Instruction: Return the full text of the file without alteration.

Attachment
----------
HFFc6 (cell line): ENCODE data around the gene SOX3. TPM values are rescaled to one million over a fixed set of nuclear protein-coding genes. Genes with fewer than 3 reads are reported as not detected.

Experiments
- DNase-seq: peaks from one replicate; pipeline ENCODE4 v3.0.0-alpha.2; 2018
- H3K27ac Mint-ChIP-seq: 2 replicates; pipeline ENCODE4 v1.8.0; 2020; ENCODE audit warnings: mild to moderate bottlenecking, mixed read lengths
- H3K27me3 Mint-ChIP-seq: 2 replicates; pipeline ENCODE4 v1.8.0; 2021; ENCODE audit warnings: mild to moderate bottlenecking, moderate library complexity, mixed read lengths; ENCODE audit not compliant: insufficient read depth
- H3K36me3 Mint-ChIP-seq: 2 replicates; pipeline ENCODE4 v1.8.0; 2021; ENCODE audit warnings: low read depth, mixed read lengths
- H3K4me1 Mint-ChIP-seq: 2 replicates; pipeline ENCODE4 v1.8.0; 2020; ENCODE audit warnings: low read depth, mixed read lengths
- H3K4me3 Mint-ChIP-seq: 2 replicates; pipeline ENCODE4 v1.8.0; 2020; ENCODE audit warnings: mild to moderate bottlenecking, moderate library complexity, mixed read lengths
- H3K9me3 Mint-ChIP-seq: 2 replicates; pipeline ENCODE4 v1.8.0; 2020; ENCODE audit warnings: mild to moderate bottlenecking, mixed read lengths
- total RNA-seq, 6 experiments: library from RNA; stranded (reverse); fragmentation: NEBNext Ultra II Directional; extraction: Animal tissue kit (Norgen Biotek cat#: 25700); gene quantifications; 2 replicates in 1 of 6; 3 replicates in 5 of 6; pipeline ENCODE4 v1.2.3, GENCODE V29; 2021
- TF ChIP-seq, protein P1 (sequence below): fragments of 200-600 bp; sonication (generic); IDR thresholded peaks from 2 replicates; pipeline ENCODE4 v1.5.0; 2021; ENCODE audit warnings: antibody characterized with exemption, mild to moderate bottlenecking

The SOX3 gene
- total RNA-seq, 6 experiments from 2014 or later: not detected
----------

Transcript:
HFFc6 (cell line): ENCODE data around the gene SOX3. TPM values are rescaled to one million over a fixed set of nuclear protein-coding genes. Genes with fewer than 3 reads are reported as not detected.

Experiments
- DNase-seq: peaks from one replicate; pipeline ENCODE4 v3.0.0-alpha.2; 2018
- H3K27ac Mint-ChIP-seq: 2 replicates; pipeline ENCODE4 v1.8.0; 2020; ENCODE audit warnings: mild to moderate bottlenecking, mixed read lengths
- H3K27me3 Mint-ChIP-seq: 2 replicates; pipeline ENCODE4 v1.8.0; 2021; ENCODE audit warnings: mild to moderate bottlenecking, moderate library complexity, mixed read lengths; ENCODE audit not compliant: insufficient read depth
- H3K36me3 Mint-ChIP-seq: 2 replicates; pipeline ENCODE4 v1.8.0; 2021; ENCODE audit warnings: low read depth, mixed read lengths
- H3K4me1 Mint-ChIP-seq: 2 replicates; pipeline ENCODE4 v1.8.0; 2020; ENCODE audit warnings: low read depth, mixed read lengths
- H3K4me3 Mint-ChIP-seq: 2 replicates; pipeline ENCODE4 v1.8.0; 2020; ENCODE audit warnings: mild to moderate bottlenecking, moderate library complexity, mixed read lengths
- H3K9me3 Mint-ChIP-seq: 2 replicates; pipeline ENCODE4 v1.8.0; 2020; ENCODE audit warnings: mild to moderate bottlenecking, mixed read lengths
- total RNA-seq, 6 experiments: library from RNA; stranded (reverse); fragmentation: NEBNext Ultra II Directional; extraction: Animal tissue kit (Norgen Biotek cat#: 25700); gene quantifications; 2 replicates in 1 of 6; 3 replicates in 5 of 6; pipeline ENCODE4 v1.2.3, GENCODE V29; 2021
- TF ChIP-seq, protein P1 (sequence below): fragments of 200-600 bp; sonication (generic); IDR thresholded peaks from 2 replicates; pipeline ENCODE4 v1.5.0; 2021; ENCODE audit warnings: antibody characterized with exemption, mild to moderate bottlenecking

The SOX3 gene
- total RNA-seq, 6 experiments from 2014 or later: not detected